I would definitely allow my daughter to shave when she feels ready. Not to could really open her up to teasing and embarrassment. Its a shame, but that is the culture we live in. I developed quite young and remember being teased about the hair on my legs. I snuck off w my moms razor to remedy the problem, and ending up a nicked and bloody mess. Would have been better off if I had been given a bit of guidance instead of arbitrary "age" rules. At this stage of life kids can be the same age and in entirely different stages of physical development. I bet you can think of eleven year old you know who looks thirteen and another who looks nine."
"I have 2 daughters (8th and 5th grade) and think about this a lot. I don't wear any makeup most of the time (and just a little bit for special occasions). I also instinctively don't like young adolescents doing/wearing "grown up" things--eg., lots of makeup, piercings anywhere but ears, revealing clothes, etc. But I worry that sometimes my knee-jerk reaction is to say no to something my daughter's asking for simply because it's not my personal taste--and not because there's anything actually detrimental about it.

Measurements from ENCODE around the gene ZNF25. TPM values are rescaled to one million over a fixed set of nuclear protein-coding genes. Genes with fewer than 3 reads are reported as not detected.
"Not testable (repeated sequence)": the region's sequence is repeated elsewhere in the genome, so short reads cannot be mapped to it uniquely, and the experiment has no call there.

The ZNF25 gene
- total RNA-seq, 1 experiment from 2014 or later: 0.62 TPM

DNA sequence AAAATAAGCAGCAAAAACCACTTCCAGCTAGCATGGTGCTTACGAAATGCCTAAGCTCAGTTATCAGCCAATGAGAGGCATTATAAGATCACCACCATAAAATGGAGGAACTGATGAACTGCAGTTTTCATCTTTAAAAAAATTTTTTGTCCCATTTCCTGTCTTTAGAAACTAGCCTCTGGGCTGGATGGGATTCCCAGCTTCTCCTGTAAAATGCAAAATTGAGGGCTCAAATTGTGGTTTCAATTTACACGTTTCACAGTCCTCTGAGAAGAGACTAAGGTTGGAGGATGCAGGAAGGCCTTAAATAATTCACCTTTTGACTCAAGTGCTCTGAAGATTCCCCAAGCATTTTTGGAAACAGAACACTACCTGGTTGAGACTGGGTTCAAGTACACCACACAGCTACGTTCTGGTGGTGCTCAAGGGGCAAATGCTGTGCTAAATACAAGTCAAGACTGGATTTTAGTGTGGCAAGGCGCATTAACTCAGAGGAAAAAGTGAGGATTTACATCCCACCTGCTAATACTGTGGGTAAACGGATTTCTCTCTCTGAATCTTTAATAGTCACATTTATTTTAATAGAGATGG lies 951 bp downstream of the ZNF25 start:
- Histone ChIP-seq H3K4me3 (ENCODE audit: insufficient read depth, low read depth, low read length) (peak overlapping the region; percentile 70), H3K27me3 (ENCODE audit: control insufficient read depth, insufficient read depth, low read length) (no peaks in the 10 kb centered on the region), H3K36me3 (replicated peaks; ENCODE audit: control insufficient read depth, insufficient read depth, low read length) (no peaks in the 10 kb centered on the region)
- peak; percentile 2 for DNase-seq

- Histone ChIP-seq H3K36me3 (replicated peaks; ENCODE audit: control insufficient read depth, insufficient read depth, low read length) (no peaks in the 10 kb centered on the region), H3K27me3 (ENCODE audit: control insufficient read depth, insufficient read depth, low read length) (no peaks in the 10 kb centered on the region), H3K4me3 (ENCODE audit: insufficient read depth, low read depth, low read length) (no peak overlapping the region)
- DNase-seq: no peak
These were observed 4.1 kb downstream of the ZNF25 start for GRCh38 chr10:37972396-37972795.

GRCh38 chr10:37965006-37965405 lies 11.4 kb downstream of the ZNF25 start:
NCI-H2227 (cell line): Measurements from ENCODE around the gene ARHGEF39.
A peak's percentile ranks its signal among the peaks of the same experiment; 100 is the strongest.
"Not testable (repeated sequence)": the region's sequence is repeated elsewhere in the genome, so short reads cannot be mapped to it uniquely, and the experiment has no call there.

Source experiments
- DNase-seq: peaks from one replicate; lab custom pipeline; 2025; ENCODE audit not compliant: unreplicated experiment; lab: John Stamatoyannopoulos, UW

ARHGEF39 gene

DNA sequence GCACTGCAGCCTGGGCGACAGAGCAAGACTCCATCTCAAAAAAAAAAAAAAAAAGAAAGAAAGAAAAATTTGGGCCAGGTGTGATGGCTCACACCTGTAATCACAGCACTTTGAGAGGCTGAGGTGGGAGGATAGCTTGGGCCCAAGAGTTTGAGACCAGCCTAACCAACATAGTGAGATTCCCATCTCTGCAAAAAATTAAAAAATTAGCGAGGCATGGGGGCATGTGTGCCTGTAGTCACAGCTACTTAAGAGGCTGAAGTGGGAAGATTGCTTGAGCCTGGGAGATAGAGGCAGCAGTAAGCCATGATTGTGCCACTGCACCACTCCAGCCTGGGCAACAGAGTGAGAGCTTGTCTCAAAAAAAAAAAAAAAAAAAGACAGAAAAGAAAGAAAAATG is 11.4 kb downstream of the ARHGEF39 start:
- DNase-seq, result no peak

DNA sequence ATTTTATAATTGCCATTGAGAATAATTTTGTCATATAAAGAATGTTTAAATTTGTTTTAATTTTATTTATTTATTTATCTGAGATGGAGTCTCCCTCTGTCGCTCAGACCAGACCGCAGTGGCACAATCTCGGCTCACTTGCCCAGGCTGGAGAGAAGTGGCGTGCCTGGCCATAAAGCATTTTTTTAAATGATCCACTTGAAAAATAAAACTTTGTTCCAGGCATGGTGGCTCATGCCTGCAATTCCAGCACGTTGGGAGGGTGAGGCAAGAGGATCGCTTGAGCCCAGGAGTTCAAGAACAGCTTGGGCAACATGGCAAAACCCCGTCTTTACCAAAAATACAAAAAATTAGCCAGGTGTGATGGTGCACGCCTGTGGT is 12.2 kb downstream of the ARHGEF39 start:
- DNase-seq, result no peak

So when my older daughter asks for something, I've been trying to ask myself WHY I don't want her doing it. (Because inevitably, it's something I don't want her to do. :) Is it because I don't think it's appropriate for someone her age or it somehow goes against our "family values"--or is it simply because I don't think it's all that attractive?
I think too much makeup looks bad (on anyone), and I think 12- and 13-yo girls wearing tons of eye makeup look pretty silly and not all that different than a 5-yo girl wearing a too-big princess gown (eg., like they're playing dress-up and not wearing their 'real' clothes). But I've decided to let her go ahead and do it. My theory is that make-up is fun, as long as it’s not taken too seriously.